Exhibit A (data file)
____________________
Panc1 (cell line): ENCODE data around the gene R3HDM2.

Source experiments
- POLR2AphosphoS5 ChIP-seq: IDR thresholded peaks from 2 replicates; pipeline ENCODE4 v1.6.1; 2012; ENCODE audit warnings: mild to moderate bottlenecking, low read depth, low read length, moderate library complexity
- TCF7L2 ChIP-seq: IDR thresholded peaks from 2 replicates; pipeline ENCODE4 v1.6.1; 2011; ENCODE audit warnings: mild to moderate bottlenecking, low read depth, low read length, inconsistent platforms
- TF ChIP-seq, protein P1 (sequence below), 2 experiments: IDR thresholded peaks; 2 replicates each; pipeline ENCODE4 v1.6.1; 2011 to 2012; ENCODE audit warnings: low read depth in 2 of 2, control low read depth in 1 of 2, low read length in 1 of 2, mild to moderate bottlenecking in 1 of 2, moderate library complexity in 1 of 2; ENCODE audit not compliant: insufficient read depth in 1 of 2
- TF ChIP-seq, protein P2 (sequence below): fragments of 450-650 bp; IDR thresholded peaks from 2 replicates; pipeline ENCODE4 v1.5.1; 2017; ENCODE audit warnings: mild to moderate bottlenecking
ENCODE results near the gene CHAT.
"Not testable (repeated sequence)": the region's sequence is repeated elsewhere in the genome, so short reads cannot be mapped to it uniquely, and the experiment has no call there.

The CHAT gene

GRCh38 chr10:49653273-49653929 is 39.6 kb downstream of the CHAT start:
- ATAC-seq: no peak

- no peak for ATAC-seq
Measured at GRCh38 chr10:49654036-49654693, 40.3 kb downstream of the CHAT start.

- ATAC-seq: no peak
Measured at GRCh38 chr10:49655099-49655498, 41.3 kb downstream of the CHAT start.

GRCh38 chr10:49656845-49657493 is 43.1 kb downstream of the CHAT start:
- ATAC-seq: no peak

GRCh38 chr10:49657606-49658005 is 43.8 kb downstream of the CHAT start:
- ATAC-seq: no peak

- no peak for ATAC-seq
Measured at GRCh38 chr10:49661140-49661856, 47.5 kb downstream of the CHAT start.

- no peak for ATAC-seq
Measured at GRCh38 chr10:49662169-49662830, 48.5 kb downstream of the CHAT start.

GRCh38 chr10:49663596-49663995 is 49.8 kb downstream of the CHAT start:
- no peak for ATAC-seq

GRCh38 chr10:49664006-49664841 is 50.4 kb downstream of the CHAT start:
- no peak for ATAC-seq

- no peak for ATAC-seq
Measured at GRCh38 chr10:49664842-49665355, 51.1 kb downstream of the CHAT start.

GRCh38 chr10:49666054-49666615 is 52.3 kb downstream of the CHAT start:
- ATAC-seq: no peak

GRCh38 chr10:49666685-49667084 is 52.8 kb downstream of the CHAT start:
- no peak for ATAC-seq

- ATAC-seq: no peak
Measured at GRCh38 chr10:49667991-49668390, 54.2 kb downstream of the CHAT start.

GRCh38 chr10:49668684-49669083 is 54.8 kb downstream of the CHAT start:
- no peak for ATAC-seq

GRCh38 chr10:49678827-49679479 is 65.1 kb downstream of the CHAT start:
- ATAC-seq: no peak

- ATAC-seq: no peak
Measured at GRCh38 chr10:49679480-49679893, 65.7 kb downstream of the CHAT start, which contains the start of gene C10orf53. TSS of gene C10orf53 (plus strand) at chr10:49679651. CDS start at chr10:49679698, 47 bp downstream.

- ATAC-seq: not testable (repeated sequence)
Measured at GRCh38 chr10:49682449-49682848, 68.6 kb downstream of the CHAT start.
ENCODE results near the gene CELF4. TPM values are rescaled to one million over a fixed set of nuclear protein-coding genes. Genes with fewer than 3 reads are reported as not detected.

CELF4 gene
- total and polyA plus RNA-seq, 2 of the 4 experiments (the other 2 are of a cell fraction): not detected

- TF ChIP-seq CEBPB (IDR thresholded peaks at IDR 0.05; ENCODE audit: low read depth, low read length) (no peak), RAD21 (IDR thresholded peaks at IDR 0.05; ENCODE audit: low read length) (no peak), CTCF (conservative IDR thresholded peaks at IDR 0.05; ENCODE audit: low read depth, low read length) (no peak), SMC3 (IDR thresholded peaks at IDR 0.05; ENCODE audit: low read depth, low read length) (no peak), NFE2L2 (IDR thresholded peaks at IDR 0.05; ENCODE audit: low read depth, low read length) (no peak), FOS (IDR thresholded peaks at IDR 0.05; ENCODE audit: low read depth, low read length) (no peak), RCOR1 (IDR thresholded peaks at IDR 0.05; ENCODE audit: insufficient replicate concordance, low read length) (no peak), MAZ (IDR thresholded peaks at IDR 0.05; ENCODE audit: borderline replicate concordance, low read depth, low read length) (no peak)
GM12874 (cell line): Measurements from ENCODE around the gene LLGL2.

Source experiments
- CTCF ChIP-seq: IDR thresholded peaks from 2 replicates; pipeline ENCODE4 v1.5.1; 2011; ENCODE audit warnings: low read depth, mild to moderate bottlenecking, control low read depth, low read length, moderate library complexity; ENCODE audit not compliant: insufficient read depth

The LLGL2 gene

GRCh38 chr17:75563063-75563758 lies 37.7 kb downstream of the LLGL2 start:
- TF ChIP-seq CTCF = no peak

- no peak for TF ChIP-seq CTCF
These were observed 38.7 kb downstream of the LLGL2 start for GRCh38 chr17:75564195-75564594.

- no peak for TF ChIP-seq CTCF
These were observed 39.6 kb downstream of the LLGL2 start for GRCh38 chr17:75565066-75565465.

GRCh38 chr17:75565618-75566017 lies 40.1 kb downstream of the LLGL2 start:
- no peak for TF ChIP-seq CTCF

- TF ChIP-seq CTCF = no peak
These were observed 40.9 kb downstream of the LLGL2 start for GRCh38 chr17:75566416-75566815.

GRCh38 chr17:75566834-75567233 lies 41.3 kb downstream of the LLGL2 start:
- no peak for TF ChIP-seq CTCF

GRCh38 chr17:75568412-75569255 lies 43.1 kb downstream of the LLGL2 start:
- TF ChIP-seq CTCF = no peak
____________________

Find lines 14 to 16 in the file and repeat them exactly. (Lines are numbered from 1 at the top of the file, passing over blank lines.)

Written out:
- ATAC-seq: no peak
Measured at GRCh38 chr10:49655099-49655498, 41.3 kb downstream of the CHAT start.

GRCh38 chr10:49656845-49657493 is 43.1 kb downstream of the CHAT start: